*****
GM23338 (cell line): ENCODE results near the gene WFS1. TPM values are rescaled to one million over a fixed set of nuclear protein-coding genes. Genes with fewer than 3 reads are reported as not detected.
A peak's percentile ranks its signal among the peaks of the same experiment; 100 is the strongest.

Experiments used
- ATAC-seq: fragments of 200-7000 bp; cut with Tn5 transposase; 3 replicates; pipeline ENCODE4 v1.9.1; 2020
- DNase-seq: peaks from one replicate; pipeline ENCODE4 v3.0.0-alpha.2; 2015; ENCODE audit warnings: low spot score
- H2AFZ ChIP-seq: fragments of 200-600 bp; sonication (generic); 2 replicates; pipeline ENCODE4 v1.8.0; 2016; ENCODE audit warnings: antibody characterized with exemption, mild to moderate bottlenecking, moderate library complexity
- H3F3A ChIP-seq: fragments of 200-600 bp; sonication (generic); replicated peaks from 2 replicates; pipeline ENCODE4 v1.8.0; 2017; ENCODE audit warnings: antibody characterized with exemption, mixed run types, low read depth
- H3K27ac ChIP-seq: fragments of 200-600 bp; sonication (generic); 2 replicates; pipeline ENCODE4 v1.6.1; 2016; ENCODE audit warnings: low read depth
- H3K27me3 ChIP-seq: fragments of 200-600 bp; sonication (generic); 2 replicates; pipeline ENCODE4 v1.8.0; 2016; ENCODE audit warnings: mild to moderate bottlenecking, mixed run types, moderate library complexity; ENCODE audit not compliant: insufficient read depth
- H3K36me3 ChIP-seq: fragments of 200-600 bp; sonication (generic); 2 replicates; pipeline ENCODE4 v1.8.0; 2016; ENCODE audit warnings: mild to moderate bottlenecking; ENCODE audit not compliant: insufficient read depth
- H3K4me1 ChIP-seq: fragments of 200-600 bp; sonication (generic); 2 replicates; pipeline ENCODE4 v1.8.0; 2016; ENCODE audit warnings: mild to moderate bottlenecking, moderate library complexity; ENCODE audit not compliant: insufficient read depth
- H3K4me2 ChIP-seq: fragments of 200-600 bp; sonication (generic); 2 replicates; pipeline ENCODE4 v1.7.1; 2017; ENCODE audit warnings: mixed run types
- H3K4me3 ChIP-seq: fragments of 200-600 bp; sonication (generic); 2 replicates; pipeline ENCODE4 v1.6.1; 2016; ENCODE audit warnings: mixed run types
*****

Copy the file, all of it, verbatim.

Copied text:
GM23338 (cell line): ENCODE results near the gene WFS1. TPM values are rescaled to one million over a fixed set of nuclear protein-coding genes. Genes with fewer than 3 reads are reported as not detected.
A peak's percentile ranks its signal among the peaks of the same experiment; 100 is the strongest.

Experiments used
- ATAC-seq: fragments of 200-7000 bp; cut with Tn5 transposase; 3 replicates; pipeline ENCODE4 v1.9.1; 2020
- DNase-seq: peaks from one replicate; pipeline ENCODE4 v3.0.0-alpha.2; 2015; ENCODE audit warnings: low spot score
- H2AFZ ChIP-seq: fragments of 200-600 bp; sonication (generic); 2 replicates; pipeline ENCODE4 v1.8.0; 2016; ENCODE audit warnings: antibody characterized with exemption, mild to moderate bottlenecking, moderate library complexity
- H3F3A ChIP-seq: fragments of 200-600 bp; sonication (generic); replicated peaks from 2 replicates; pipeline ENCODE4 v1.8.0; 2017; ENCODE audit warnings: antibody characterized with exemption, mixed run types, low read depth
- H3K27ac ChIP-seq: fragments of 200-600 bp; sonication (generic); 2 replicates; pipeline ENCODE4 v1.6.1; 2016; ENCODE audit warnings: low read depth
- H3K27me3 ChIP-seq: fragments of 200-600 bp; sonication (generic); 2 replicates; pipeline ENCODE4 v1.8.0; 2016; ENCODE audit warnings: mild to moderate bottlenecking, mixed run types, moderate library complexity; ENCODE audit not compliant: insufficient read depth
- H3K36me3 ChIP-seq: fragments of 200-600 bp; sonication (generic); 2 replicates; pipeline ENCODE4 v1.8.0; 2016; ENCODE audit warnings: mild to moderate bottlenecking; ENCODE audit not compliant: insufficient read depth
- H3K4me1 ChIP-seq: fragments of 200-600 bp; sonication (generic); 2 replicates; pipeline ENCODE4 v1.8.0; 2016; ENCODE audit warnings: mild to moderate bottlenecking, moderate library complexity; ENCODE audit not compliant: insufficient read depth
- H3K4me2 ChIP-seq: fragments of 200-600 bp; sonication (generic); 2 replicates; pipeline ENCODE4 v1.7.1; 2017; ENCODE audit warnings: mixed run types
- H3K4me3 ChIP-seq: fragments of 200-600 bp; sonication (generic); 2 replicates; pipeline ENCODE4 v1.6.1; 2016; ENCODE audit warnings: mixed run types